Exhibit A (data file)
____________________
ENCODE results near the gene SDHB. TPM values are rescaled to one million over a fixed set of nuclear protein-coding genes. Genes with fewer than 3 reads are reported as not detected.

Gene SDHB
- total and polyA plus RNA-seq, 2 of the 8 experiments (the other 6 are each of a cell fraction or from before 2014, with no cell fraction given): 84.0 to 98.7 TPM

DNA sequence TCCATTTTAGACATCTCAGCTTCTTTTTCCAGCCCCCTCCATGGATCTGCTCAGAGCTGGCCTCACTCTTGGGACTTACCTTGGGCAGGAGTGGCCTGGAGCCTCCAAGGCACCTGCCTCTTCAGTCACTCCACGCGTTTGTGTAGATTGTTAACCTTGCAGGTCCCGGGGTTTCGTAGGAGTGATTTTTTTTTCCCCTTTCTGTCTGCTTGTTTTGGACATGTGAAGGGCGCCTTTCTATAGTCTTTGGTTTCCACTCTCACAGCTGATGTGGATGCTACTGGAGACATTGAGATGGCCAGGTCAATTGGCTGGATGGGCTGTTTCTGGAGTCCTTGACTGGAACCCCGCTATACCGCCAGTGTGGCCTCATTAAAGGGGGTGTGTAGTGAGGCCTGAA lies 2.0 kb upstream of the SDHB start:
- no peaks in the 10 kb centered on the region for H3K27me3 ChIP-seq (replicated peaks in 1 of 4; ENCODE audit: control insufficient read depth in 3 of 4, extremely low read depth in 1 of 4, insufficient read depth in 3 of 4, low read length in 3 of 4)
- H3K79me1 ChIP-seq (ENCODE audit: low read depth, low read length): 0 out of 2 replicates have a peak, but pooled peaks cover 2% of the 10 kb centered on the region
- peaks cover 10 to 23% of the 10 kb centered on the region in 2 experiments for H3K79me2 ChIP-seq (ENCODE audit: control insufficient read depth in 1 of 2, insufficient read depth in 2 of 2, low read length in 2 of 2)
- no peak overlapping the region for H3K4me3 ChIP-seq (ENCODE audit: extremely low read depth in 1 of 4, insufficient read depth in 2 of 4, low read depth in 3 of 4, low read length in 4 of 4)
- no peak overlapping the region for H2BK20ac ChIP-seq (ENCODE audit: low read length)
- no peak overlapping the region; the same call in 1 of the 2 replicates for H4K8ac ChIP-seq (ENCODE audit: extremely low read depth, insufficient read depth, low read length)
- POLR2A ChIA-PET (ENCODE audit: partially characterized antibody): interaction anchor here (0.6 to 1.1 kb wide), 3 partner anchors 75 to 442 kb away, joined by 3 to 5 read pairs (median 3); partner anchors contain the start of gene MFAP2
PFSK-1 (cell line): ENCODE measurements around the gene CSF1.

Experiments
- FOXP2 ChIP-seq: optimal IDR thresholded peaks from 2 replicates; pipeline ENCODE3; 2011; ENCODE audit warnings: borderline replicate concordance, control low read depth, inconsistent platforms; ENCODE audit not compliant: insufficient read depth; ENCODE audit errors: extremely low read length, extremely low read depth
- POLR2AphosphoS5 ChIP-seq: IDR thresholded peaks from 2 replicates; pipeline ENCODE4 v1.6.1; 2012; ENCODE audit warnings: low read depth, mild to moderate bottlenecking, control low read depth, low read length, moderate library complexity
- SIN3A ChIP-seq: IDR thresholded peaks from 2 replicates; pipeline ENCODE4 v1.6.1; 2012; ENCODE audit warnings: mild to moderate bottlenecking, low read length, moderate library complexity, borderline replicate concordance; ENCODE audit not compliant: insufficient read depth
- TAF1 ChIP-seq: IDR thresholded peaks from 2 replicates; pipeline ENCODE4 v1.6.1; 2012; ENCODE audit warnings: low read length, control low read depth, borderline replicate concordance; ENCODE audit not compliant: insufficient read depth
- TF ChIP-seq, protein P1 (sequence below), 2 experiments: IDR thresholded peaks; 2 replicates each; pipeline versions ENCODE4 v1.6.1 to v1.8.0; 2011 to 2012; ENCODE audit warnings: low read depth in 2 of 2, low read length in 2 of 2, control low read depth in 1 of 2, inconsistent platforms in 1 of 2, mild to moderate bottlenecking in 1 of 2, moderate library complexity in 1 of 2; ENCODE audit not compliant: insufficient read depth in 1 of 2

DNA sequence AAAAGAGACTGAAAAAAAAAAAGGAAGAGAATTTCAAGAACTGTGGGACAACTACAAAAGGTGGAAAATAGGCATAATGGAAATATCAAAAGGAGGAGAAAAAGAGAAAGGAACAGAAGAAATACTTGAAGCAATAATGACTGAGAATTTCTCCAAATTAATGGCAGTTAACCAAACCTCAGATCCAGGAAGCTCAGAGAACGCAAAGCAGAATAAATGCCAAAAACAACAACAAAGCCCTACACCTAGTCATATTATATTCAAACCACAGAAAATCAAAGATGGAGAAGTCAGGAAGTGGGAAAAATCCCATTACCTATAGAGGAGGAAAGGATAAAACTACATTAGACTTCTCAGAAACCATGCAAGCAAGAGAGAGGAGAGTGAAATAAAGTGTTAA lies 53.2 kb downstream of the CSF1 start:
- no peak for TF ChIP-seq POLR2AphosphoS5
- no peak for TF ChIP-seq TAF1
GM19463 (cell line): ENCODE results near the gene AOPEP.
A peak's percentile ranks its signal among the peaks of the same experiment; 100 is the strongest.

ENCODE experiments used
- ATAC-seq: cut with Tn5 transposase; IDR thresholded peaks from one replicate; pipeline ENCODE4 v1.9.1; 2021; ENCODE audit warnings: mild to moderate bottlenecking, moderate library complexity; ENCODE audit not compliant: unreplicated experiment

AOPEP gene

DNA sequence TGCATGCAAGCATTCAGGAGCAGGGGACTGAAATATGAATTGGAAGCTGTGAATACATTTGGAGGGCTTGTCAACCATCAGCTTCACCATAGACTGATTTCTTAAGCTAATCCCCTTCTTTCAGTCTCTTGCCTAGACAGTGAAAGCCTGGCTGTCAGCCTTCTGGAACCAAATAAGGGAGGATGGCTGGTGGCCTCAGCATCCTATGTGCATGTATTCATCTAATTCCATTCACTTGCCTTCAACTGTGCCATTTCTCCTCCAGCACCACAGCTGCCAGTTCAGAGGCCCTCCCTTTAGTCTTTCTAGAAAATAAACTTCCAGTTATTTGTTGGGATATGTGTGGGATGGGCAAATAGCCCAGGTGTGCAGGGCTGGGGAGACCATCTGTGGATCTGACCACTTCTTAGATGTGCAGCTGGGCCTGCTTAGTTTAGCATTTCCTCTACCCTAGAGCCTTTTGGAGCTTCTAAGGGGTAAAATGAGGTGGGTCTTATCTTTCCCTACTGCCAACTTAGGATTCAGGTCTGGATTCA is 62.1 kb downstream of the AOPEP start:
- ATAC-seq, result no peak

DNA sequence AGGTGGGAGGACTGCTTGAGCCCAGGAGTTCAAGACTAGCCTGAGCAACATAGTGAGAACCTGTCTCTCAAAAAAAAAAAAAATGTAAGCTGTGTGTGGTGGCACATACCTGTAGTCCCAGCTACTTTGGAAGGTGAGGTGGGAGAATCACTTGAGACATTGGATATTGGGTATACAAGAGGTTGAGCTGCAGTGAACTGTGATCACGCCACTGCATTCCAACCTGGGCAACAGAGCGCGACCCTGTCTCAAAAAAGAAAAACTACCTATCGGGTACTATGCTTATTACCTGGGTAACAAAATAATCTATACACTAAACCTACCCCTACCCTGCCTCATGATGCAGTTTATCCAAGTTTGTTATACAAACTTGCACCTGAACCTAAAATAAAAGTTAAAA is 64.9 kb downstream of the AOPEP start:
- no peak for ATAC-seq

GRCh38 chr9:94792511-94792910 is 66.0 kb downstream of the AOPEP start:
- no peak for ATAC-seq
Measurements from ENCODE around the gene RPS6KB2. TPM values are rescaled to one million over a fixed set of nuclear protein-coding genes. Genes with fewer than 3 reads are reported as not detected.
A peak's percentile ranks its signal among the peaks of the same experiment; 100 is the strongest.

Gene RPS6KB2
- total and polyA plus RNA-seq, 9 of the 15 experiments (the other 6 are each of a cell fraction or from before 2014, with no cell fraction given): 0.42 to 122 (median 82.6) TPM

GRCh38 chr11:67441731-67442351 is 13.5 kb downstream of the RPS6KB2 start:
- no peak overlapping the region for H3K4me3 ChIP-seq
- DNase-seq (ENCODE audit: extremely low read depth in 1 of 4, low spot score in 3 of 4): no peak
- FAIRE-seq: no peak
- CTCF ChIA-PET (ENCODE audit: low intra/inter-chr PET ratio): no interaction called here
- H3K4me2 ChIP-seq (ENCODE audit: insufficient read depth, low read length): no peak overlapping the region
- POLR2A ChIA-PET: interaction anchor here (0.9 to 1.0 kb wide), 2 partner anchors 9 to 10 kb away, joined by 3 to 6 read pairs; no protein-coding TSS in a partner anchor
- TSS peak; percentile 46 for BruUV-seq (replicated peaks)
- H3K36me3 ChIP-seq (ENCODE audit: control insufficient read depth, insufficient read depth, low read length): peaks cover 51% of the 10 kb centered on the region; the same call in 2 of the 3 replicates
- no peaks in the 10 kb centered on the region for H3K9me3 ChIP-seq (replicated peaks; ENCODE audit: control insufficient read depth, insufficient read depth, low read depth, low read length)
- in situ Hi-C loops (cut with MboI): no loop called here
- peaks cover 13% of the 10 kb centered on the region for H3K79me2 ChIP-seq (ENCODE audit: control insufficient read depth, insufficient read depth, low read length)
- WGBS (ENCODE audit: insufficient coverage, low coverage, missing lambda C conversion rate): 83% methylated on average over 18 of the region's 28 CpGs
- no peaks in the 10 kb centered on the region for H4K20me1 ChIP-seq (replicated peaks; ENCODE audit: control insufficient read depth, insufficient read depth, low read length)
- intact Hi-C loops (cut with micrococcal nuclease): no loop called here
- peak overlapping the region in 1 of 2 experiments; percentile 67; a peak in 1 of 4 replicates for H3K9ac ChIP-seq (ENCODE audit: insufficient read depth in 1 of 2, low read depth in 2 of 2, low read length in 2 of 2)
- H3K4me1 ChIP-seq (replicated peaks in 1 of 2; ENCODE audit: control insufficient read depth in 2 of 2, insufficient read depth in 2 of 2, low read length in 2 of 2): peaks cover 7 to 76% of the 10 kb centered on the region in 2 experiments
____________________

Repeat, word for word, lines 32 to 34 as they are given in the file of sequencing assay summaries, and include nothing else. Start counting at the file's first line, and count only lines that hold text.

- no peak for ATAC-seq
Measurements from ENCODE around the gene RPS6KB2. TPM values are rescaled to one million over a fixed set of nuclear protein-coding genes. Genes with fewer than 3 reads are reported as not detected.
A peak's percentile ranks its signal among the peaks of the same experiment; 100 is the strongest.